This Season, Give the Gift of Information

With so much to consider this time of year, from holiday shopping to social engagements, it’s easy to lose focus of our health. What if you could give a thoughtful gift this year, that shifts focus to your health and that of your loved ones? Rather than getting caught up in the hustle and bustle of holiday commercialism, why not give the men you love peace of mind for their prostate health with information about the 4Kscore.

Peace of Mind for Prostate Health

Prostate cancer risk factors impact us all. Research tells us that 1 in every 7 men will develop some form of prostate cancer in their lifetime. Even if you are not at risk of prostate cancer, chances are someone you love is. This is why we encourage you to share information about the 4Kscore test this season. Whether you choose to have a conversation with your physician about prostate cancer yourself, or you encourage a loved one to do so, you will be giving a gift that doesn’t expire – knowledge about prostate cancer risk and test options.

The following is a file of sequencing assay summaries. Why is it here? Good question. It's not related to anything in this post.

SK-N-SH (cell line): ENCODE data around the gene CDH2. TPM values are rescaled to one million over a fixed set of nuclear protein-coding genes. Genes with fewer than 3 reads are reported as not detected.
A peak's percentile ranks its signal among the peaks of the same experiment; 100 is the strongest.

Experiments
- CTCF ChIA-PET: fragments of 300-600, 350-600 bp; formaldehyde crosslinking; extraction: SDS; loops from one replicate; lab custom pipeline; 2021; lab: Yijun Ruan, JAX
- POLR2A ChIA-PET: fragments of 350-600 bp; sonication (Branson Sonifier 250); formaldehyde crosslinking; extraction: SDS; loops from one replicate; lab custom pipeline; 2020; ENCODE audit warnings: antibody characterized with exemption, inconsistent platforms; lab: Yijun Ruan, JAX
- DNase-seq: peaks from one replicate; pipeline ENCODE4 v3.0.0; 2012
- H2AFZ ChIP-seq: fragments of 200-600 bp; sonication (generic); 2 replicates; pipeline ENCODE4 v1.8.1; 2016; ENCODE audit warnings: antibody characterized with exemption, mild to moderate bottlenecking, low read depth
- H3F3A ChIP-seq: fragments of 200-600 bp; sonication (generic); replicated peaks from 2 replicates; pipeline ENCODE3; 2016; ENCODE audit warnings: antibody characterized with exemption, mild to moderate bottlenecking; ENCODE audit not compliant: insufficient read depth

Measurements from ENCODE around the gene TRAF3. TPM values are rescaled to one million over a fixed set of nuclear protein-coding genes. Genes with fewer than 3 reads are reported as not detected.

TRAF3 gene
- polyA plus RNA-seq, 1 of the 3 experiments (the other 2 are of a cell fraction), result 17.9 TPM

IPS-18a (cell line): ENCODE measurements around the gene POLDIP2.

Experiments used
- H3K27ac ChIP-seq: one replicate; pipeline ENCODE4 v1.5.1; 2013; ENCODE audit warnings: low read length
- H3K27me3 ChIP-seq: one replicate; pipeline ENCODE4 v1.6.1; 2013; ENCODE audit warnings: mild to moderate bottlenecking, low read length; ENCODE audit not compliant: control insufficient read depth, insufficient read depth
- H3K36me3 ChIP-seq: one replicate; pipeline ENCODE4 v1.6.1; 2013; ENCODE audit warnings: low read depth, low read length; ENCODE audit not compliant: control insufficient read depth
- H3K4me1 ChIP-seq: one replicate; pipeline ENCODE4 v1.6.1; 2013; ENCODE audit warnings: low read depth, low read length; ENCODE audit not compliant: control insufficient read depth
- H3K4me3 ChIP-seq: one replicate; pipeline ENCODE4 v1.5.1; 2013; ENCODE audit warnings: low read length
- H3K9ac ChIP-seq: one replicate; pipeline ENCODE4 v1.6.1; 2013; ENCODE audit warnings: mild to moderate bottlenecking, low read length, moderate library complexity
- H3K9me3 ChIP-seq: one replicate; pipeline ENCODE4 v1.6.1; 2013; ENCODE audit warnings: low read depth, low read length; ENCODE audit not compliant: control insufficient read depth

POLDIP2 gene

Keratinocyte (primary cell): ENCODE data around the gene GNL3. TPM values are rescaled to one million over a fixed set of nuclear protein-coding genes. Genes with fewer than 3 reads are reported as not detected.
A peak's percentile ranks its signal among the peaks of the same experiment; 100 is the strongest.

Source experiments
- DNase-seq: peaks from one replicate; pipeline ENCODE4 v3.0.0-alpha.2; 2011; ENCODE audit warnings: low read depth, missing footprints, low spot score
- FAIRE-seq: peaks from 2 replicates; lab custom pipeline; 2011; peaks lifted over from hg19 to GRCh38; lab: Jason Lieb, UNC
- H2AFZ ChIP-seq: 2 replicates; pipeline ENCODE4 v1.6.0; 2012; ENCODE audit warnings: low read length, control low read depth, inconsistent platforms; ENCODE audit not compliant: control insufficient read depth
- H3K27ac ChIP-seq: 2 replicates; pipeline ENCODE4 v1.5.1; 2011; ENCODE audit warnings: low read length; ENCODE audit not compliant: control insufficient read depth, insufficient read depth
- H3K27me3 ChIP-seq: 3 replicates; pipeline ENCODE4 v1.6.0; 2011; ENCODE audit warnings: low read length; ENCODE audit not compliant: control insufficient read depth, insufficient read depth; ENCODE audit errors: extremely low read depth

How Does the 4Kscore Test Work?

If you, or a loved one, have been concerned with prostate health, chances are you are familiar with the PSA test. Unlike the 4Kscore, PSA tests do not clearly differentiate between aggressive prostate cancer and less serious health conditions. Because of this, men with high PSA results may be subjected to unnecessary medical procedures.

The 4Kscore is a follow up test after an abnormal PSA result, and is more specific for aggressive prostate cancer. The 4Kscore combines the values of four prostate-specific kallikreins in the blood (Total PSA, Free PSA, Intact PSA, and Human Kallikrein 2 (hK2)), with age, digital rectal exam results and prior biopsy history to arrive at a personal risk score for each patient. The resulting 4Kscore predicts a patient’s risk of high grade prostate cancer on a scale from <1% to >95%, and the long-term risk of developing metastatic prostate cancer. The 4Kscore has the potential to dramatically increase the accuracy of prostate cancer diagnosis, and provide men with peace of mind for their prostate health.

Give a Gift that Shows You Care About His Health